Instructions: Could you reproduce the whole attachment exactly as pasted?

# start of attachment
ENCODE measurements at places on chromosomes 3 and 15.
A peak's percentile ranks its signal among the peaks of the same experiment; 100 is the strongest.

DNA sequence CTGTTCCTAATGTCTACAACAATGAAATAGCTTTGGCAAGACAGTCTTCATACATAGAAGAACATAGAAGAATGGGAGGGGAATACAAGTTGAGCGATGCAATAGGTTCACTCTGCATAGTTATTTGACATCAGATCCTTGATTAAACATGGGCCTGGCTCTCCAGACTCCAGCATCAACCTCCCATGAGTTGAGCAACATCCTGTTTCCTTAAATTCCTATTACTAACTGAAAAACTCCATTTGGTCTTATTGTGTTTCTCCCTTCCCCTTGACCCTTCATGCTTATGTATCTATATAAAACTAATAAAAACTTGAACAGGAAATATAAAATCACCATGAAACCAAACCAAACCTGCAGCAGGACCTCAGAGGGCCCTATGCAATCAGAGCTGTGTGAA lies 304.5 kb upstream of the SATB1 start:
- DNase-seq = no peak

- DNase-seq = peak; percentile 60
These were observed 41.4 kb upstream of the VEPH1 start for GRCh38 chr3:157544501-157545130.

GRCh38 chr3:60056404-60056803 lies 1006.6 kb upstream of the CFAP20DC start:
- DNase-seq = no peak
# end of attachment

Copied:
ENCODE measurements at places on chromosomes 3 and 15.
A peak's percentile ranks its signal among the peaks of the same experiment; 100 is the strongest.

DNA sequence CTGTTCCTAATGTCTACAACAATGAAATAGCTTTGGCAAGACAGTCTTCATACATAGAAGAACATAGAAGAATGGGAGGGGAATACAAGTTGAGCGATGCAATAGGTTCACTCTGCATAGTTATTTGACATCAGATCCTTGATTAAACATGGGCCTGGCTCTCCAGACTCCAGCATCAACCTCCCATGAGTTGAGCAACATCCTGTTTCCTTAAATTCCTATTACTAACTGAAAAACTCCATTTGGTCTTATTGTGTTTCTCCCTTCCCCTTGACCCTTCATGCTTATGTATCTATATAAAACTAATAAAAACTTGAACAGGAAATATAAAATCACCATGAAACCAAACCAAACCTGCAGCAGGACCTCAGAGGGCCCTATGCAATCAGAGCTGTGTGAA lies 304.5 kb upstream of the SATB1 start:
- DNase-seq = no peak

- DNase-seq = peak; percentile 60
These were observed 41.4 kb upstream of the VEPH1 start for GRCh38 chr3:157544501-157545130.

GRCh38 chr3:60056404-60056803 lies 1006.6 kb upstream of the CFAP20DC start:
- DNase-seq = no peak